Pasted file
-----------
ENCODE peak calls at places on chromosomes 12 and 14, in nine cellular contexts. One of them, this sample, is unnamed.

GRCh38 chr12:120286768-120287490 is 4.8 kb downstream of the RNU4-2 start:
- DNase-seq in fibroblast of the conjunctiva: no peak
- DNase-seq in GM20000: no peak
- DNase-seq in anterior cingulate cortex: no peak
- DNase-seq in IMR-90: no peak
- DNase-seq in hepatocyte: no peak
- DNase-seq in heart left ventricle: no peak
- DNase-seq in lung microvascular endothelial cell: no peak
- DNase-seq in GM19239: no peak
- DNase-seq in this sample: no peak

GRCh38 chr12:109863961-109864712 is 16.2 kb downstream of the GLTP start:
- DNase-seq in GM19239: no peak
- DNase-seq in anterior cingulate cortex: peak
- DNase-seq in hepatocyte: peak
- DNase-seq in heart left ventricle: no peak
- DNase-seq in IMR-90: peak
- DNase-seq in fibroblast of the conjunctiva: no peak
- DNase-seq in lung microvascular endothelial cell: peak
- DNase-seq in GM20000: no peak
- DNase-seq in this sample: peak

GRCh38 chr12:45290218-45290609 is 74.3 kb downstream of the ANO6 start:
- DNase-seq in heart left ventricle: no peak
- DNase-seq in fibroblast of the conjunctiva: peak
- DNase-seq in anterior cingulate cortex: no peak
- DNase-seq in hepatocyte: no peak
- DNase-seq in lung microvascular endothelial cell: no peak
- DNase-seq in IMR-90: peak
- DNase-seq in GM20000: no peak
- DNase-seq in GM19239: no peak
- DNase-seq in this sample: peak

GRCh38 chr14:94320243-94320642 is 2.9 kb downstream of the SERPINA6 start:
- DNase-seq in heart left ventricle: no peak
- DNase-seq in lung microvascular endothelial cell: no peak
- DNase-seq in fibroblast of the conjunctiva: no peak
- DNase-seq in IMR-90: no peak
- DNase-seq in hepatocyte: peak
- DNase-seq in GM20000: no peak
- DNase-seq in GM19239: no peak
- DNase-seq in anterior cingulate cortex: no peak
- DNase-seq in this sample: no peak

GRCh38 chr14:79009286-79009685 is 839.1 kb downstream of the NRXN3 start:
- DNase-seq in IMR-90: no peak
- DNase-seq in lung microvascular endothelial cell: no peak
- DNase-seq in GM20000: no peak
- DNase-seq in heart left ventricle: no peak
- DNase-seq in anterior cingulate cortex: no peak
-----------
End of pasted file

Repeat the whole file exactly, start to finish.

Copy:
ENCODE peak calls at places on chromosomes 12 and 14, in nine cellular contexts. One of them, this sample, is unnamed.

GRCh38 chr12:120286768-120287490 is 4.8 kb downstream of the RNU4-2 start:
- DNase-seq in fibroblast of the conjunctiva: no peak
- DNase-seq in GM20000: no peak
- DNase-seq in anterior cingulate cortex: no peak
- DNase-seq in IMR-90: no peak
- DNase-seq in hepatocyte: no peak
- DNase-seq in heart left ventricle: no peak
- DNase-seq in lung microvascular endothelial cell: no peak
- DNase-seq in GM19239: no peak
- DNase-seq in this sample: no peak

GRCh38 chr12:109863961-109864712 is 16.2 kb downstream of the GLTP start:
- DNase-seq in GM19239: no peak
- DNase-seq in anterior cingulate cortex: peak
- DNase-seq in hepatocyte: peak
- DNase-seq in heart left ventricle: no peak
- DNase-seq in IMR-90: peak
- DNase-seq in fibroblast of the conjunctiva: no peak
- DNase-seq in lung microvascular endothelial cell: peak
- DNase-seq in GM20000: no peak
- DNase-seq in this sample: peak

GRCh38 chr12:45290218-45290609 is 74.3 kb downstream of the ANO6 start:
- DNase-seq in heart left ventricle: no peak
- DNase-seq in fibroblast of the conjunctiva: peak
- DNase-seq in anterior cingulate cortex: no peak
- DNase-seq in hepatocyte: no peak
- DNase-seq in lung microvascular endothelial cell: no peak
- DNase-seq in IMR-90: peak
- DNase-seq in GM20000: no peak
- DNase-seq in GM19239: no peak
- DNase-seq in this sample: peak

GRCh38 chr14:94320243-94320642 is 2.9 kb downstream of the SERPINA6 start:
- DNase-seq in heart left ventricle: no peak
- DNase-seq in lung microvascular endothelial cell: no peak
- DNase-seq in fibroblast of the conjunctiva: no peak
- DNase-seq in IMR-90: no peak
- DNase-seq in hepatocyte: peak
- DNase-seq in GM20000: no peak
- DNase-seq in GM19239: no peak
- DNase-seq in anterior cingulate cortex: no peak
- DNase-seq in this sample: no peak

GRCh38 chr14:79009286-79009685 is 839.1 kb downstream of the NRXN3 start:
- DNase-seq in IMR-90: no peak
- DNase-seq in lung microvascular endothelial cell: no peak
- DNase-seq in GM20000: no peak
- DNase-seq in heart left ventricle: no peak
- DNase-seq in anterior cingulate cortex: no peak